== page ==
For its entry into the Paris Opera’s repertoire, Alexander Borodin’s Prince Igor has been entrusted to Barrie Kosky the Australian director who also heads the Berlin Komische Oper. A key figure in contemporary theatre, he discusses the dramatic and scenic challenges that go hand in hand with staging such a work.
Prince Igor is a work that conveys some profound images born of Russian folklore. How did you tackle that aspect?
It’s a real challenge staging a Russian opera outside of Russia. Prince Igor like Boris Godunov and The Queen of Spades are works that are intimately linked to their national culture. Nevertheless, we need to remember that they are all artists’ interpretations of Russian history. They are indicative of the way those artists liked to imagine them on stage and as such have little documentary value. When working on this particular opera, the first thing we need to take into account is that French audiences are unfamiliar with the story of Igor, the historical character. Similarly, all the other characters have no particular significance for them either. Thus it was important to present a contemporary story to which audiences could relate. This transposition meant that they needed to understand the opera without knowing Russian history and without having to reference the synopsis. The epic of Prince Igor and the Russian people needs to be universal so that audiences in Paris can connect with the themes raised in the libretto. The music is quintessentially Russian and obviously the text is in Russian, yet the images presented are contemporary and refer to different environments which in our globalised world are familiar to anyone.
Once the epic, folkloric dimension has been set aside, how do you make theatre with an opera in which the action is, to say the least, limited?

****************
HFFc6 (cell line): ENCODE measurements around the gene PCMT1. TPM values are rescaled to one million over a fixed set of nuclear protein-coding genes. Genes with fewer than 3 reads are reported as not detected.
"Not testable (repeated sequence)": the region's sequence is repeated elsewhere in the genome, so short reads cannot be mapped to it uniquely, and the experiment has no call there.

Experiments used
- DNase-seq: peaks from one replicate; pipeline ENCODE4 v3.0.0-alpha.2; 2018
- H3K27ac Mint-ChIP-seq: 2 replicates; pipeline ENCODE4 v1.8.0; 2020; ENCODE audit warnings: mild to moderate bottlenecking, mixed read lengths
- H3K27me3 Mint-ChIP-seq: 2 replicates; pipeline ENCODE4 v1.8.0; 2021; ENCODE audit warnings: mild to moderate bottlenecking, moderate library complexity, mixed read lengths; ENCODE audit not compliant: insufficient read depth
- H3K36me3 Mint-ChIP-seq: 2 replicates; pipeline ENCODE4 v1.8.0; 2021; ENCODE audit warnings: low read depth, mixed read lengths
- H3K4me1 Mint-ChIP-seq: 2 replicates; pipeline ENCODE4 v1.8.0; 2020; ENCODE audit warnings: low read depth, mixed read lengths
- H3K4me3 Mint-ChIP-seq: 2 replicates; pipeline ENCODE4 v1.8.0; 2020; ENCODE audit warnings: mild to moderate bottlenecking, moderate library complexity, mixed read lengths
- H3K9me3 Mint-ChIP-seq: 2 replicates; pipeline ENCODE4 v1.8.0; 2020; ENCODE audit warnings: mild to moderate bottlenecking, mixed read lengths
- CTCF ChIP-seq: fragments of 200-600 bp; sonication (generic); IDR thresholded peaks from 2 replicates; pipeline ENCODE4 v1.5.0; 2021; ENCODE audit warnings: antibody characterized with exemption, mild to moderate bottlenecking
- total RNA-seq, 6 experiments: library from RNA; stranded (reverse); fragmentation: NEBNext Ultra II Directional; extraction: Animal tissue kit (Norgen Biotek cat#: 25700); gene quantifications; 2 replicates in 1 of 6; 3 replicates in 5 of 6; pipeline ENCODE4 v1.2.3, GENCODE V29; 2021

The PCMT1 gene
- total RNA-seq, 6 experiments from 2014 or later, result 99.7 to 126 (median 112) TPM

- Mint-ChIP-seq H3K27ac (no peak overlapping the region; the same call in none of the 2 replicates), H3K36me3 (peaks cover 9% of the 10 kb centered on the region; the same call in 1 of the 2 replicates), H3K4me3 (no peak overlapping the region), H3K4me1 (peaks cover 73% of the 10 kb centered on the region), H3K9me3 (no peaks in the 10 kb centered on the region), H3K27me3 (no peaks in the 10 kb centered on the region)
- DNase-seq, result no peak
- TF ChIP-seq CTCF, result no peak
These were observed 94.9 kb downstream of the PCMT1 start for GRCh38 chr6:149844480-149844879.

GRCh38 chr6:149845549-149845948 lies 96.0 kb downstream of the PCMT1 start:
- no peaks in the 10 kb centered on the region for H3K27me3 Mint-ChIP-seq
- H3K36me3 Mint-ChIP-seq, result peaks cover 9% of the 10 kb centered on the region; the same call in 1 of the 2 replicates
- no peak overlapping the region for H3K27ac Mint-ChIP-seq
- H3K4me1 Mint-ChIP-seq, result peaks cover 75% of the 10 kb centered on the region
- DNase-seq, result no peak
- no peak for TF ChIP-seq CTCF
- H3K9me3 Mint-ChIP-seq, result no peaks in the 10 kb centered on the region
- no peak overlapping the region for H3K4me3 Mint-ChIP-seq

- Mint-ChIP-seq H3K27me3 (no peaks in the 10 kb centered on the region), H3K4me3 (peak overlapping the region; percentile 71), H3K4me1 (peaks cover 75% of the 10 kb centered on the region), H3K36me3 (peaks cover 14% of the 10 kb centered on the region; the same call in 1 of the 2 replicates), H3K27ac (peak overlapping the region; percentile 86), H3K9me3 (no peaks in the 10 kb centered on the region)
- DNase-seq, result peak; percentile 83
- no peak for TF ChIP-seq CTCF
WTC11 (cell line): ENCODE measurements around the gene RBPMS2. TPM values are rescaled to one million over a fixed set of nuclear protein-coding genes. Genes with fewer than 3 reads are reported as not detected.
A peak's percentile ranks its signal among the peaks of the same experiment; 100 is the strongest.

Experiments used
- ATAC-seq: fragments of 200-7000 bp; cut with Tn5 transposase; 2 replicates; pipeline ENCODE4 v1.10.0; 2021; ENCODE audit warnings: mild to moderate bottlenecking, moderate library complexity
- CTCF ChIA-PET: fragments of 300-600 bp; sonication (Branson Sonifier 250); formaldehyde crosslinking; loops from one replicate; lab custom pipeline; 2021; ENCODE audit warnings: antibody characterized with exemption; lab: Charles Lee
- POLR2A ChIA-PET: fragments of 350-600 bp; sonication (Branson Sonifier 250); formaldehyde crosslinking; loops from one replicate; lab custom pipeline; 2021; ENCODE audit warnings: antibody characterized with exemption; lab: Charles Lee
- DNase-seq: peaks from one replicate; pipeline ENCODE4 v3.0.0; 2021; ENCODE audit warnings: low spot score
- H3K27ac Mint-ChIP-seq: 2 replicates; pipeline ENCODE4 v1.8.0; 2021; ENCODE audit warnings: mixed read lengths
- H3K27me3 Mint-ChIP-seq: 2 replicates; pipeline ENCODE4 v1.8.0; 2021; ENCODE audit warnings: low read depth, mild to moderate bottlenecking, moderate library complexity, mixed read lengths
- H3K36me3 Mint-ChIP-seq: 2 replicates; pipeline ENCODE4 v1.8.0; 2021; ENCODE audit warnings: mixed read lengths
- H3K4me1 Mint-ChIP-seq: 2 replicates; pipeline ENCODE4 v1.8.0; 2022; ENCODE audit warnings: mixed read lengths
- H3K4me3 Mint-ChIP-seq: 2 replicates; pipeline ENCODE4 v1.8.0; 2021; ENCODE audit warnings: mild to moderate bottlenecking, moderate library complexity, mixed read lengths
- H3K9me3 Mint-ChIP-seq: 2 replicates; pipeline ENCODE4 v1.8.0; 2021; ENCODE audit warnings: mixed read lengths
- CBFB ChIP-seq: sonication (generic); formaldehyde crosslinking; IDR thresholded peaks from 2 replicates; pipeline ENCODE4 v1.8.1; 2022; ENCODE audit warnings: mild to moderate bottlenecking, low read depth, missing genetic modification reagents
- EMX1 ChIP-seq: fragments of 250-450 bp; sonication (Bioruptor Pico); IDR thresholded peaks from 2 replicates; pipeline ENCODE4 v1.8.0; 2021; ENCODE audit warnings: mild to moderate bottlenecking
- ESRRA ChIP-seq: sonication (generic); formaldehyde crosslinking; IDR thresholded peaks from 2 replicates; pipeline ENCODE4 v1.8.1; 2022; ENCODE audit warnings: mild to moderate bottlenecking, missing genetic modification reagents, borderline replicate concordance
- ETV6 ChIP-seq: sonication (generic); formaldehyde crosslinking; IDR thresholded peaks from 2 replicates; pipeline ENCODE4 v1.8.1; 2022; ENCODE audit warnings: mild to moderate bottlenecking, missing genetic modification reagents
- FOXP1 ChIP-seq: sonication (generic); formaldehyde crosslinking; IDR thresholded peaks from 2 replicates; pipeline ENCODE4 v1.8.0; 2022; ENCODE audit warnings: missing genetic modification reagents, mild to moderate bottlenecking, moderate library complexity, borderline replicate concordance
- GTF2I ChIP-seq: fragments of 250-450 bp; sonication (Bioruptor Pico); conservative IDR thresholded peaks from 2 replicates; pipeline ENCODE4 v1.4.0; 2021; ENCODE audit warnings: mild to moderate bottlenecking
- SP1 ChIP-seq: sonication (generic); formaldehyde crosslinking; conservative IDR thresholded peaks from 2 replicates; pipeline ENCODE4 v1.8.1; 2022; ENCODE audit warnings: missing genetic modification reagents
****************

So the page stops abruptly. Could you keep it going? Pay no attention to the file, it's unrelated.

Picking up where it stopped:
How do you stage an unfinished opera which, dramaturgically is built on shaky ground and whose libretto is not particularly brilliant? I admit that I have a perverse attraction for those types of challenges which generally prove to be extremely interesting, especially when the music conveys such intense emotions. Which is the case here. One of the major challenges was how to handle the destruction of the city. We know there’s a war going on and that people are dying but we never see it. Generally, with operas like Carmen, Don Giovanni, and Boris Godunov, the dramatic impetus is dictated by the characters. Yet here, you can’t expect anything from them. They come and they go without really filling the stage. As a result, Igor is hardly ever on stage. The character with the greatest presence is the Chorus—in other words, the People. We see them march off to war, engage in bacchanalian orgies and go to church; we see them lost, taken prisoner, and in mourning. They are far more three-dimensional than the principal characters. As such, the People become the dramatic catalyst of the opera. And by analysing their behaviour, we came to the following conclusion: today as always, it seems that the great collective tragedy is the need to bestow power on a single leader.
Prince Igor is also a work about losing connection with one’s roots and the feelings generally associated with that, such as nostalgia, the yearning for an absent loved one, but also, that quintessentially Homeric difficulty of returning home.